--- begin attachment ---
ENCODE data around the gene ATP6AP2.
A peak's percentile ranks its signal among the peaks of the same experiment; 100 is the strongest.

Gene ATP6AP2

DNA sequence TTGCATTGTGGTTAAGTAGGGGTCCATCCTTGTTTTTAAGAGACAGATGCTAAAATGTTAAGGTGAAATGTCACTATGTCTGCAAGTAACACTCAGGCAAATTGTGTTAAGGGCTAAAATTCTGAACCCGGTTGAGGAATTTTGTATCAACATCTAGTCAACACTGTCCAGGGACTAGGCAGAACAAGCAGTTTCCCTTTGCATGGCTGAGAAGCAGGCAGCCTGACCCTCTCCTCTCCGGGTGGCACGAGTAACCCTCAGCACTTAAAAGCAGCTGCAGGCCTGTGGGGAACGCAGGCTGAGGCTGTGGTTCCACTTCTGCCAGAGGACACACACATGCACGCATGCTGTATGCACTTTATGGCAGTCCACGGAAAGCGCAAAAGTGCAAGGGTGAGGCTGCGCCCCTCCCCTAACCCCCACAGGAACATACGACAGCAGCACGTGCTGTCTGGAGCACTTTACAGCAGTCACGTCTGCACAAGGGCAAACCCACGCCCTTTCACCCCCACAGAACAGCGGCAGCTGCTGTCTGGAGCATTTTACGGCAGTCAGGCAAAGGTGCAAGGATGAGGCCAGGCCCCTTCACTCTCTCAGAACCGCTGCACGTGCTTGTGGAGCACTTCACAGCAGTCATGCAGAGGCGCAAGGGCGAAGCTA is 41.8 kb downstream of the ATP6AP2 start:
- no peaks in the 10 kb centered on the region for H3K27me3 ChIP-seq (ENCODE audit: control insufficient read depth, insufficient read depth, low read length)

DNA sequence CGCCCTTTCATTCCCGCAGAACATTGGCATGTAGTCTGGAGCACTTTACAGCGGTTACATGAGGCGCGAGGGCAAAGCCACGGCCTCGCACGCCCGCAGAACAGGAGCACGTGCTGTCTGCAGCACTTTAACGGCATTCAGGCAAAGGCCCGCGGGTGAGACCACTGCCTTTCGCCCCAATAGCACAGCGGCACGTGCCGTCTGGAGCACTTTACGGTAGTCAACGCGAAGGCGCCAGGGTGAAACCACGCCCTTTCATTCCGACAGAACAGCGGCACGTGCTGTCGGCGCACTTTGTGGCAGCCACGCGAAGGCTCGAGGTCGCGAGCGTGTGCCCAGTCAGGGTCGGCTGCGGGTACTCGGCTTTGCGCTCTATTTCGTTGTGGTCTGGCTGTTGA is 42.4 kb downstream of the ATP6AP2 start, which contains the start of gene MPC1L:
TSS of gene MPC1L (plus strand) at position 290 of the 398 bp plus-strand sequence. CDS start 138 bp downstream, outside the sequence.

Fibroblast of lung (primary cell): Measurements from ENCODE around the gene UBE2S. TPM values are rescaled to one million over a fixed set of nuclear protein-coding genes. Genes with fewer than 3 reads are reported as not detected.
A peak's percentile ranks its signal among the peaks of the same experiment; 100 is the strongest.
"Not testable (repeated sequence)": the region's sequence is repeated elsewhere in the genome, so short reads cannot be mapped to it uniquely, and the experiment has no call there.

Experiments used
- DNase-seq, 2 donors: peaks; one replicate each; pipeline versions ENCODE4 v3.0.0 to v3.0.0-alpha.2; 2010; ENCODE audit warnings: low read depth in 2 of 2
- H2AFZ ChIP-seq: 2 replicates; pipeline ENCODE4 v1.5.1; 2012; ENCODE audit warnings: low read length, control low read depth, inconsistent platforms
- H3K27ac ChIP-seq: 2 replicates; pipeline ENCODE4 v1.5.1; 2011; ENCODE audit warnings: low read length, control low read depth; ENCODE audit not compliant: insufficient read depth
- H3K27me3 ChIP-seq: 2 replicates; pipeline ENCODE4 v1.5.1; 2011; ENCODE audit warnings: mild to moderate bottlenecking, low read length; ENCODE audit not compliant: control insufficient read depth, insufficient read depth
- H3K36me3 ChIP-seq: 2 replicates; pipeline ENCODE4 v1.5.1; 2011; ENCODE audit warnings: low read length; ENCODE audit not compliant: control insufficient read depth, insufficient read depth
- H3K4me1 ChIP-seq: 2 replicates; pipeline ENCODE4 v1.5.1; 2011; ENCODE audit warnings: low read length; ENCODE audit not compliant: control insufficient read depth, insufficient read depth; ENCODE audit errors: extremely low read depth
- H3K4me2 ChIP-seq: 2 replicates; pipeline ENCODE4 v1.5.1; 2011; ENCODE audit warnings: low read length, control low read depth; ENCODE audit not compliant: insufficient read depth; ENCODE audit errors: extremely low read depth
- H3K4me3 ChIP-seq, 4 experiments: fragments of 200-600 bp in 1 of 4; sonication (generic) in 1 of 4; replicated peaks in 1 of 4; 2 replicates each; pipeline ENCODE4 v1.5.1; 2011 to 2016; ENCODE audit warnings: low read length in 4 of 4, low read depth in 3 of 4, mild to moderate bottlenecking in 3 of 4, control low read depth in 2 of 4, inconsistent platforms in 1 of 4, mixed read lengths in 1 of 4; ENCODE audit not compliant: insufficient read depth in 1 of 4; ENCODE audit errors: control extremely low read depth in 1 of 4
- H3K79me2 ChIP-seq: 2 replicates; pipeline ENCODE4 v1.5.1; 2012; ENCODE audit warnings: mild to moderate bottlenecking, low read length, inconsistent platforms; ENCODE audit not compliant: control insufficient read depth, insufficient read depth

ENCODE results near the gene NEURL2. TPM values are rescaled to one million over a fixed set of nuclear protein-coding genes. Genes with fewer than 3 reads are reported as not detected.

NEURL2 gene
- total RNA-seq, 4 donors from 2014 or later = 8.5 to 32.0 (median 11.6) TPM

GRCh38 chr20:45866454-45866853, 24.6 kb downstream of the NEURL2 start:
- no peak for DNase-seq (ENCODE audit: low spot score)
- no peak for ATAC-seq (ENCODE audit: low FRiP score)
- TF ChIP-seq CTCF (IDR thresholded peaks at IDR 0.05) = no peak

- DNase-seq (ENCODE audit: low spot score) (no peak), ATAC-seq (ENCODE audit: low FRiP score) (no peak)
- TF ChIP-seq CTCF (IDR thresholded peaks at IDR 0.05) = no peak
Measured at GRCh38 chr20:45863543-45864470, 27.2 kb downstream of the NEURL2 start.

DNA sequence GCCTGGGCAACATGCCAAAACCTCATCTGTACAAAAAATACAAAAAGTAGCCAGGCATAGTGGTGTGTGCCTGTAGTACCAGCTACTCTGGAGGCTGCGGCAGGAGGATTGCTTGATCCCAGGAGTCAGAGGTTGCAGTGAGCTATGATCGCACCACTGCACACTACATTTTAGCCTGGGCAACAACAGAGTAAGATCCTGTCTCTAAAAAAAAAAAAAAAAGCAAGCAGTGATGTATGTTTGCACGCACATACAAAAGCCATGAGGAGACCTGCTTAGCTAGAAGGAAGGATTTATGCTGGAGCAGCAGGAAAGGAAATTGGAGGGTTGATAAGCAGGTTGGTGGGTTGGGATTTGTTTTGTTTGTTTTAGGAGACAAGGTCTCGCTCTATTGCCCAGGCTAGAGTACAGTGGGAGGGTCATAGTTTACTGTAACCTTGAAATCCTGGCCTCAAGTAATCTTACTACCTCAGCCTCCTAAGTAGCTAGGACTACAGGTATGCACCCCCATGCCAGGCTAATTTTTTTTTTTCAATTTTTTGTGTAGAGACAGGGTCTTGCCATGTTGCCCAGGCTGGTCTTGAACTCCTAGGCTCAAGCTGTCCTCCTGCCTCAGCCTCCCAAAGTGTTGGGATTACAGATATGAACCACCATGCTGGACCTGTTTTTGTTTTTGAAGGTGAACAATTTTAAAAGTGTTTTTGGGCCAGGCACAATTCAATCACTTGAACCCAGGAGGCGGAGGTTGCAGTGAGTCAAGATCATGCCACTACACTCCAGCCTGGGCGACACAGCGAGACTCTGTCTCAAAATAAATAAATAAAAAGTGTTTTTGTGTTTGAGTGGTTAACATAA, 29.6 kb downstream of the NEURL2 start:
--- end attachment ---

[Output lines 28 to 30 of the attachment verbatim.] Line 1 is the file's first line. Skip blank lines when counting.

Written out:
- DNase-seq (ENCODE audit: low spot score) (no peak), ATAC-seq (ENCODE audit: low FRiP score) (no peak)
- TF ChIP-seq CTCF (IDR thresholded peaks at IDR 0.05) = no peak
Measured at GRCh38 chr20:45863543-45864470, 27.2 kb downstream of the NEURL2 start.